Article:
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SBJ/20100308/This Week's News
Sale of Rangers hits snag as Opening Day approaches
Published March 8, 2010
The sale of the Texas Rangers stalled last week, sources said, after MLB informed the team’s creditors that there would be delays in responding to the lenders’ concerns about the deal.
The developments serve as a challenge to would-be buyer Chuck Greenberg’s stated goal of having the transaction closed by Opening Day, if it can close at all, the sources said.
The Rangers are owned by Tom Hicks, whose Hicks Sports Group also owns the Dallas Stars. HSG last March defaulted on $525 million of debt. Under pressure from MLB, Hicks agreed to sell the Rangers and chose Greenberg as the buyer in mid-December, reaching a formal agreement a little more than a month later.
The creditors are unhappy with the structure of the proposed $570 million deal because only $230 million would flow to the lenders, according to terms of the initial deal submitted to them in late January. They are looking for at least $300 million.
MLB, acting as intermediary between the creditors and HSG, was scheduled to respond by Feb. 26 to their demand for more cash. On March 1, MLB informed the lenders that there were delays but did not offer details for why the delays were happening, the sources said.
Of the delays, one financial source said, “I don’t even think a deal gets done at $300 million from the banks’ perspective. It feels like they are spinning their wheels.” Another financial source was not as pessimistic but conceded that the clock was approaching midnight for getting a deal done by Opening Day.
Hicks, through a spokesman, declined to comment. Greenberg spokesman Kevin Sullivan said his client remains confident of the Opening Day target.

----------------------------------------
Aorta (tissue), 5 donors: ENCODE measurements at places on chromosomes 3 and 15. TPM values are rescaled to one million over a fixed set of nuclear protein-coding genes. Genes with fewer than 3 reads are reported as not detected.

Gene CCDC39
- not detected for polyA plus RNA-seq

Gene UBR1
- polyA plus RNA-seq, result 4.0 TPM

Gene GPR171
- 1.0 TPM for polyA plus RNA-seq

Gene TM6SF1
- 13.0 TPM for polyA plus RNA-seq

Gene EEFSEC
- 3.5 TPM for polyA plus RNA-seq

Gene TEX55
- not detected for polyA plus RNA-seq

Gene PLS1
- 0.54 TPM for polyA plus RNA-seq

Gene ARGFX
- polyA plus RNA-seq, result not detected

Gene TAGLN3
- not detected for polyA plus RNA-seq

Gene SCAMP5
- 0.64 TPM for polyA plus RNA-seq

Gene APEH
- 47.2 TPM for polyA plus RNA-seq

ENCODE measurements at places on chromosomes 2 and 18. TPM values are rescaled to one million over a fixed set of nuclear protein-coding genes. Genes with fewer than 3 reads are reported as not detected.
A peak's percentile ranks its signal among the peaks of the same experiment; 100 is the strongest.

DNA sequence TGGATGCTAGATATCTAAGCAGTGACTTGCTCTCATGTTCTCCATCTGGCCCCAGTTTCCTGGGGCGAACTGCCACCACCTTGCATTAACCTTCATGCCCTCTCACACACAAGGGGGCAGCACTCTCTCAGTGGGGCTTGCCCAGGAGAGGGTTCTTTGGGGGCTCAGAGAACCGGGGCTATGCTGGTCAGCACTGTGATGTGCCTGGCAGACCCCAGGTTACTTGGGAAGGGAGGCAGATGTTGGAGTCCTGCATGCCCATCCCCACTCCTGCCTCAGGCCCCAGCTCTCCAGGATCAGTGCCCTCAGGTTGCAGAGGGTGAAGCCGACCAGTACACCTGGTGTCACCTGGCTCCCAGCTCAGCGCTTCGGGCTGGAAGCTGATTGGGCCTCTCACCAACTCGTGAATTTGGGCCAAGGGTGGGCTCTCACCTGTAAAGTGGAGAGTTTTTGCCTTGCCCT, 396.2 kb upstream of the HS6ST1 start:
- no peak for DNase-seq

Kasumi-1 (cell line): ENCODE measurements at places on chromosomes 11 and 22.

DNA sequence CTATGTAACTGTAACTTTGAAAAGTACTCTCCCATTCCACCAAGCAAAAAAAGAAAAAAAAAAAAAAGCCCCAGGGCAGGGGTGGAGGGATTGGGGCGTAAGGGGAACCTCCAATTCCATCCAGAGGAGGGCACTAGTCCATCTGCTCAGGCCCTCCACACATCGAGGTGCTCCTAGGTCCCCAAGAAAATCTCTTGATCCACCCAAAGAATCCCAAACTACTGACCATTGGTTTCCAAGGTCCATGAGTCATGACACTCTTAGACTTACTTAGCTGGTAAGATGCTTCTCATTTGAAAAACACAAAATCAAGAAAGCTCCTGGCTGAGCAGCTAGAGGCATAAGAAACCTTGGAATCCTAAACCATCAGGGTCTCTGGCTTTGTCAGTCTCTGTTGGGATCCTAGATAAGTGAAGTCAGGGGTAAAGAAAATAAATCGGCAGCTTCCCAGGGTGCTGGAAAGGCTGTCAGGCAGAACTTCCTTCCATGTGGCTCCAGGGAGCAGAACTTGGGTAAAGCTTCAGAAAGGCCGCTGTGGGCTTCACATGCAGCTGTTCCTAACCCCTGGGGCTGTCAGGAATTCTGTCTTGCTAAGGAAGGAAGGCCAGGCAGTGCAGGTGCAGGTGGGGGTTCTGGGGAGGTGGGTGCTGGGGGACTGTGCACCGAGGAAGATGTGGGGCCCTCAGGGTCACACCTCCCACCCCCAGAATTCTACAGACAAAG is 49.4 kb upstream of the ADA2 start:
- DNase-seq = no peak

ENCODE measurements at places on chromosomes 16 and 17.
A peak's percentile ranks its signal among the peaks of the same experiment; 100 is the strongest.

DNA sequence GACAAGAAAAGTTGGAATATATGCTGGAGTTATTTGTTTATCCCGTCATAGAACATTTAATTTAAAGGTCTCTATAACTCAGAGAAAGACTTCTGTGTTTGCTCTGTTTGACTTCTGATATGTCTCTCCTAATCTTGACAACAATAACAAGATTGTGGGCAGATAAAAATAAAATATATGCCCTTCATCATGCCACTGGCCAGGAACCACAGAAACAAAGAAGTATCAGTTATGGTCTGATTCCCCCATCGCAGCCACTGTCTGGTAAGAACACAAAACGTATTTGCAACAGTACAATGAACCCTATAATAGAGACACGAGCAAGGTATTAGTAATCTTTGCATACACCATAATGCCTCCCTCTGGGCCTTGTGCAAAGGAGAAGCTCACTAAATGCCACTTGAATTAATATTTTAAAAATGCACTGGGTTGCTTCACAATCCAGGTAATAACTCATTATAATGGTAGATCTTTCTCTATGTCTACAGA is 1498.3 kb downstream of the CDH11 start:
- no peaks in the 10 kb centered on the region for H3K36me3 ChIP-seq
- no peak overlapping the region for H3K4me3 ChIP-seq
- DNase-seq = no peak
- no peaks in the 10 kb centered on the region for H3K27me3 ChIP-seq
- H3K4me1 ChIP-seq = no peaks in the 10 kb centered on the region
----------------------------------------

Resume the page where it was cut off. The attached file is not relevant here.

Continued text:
“As with any deal of this complexity, there are a myriad of matters to be addressed, but nothing has happened, or not happened, to delay the April timeline,” Sullivan said.
Greenberg is moving on another front to get the deal done. He has arranged a loan commitment from Bank of America for $140 million to help fund the deal in the event the creditors agree to it, sources said. He plans to tap only $80 million of the funding immediately, one source said, leaving the remainder in reserve.
Bank of America and Greenberg, through Sullivan, declined to comment.
MLB’s chief financial officer, Jonathan Mariner, who along with MLB President and Chief Operating Officer Bob DuPuy is leading the talks at the league level, also declined to comment.
The reason for the disparity between the $570 million purchase price and the money flowing to the banks is monetary offsets. For example, the Rangers owe $57 million to the MLB credit facility and $17 million to the league to pay back payroll cash the team borrowed. The parking lot around the ballpark is appraised at $75 million, and that money goes directly to Hicks. There also are tens of millions of dollars in investment banking fees.
The lead creditors are Galatioto Sports Partners, Monarch Alternative Capital, Metropolitan Life, Bain Capital affiliate Sankaty Advisors and JPMorgan Chase. GSP, Monarch and JPMorgan declined to comment. Sankaty and Met Life did not return calls.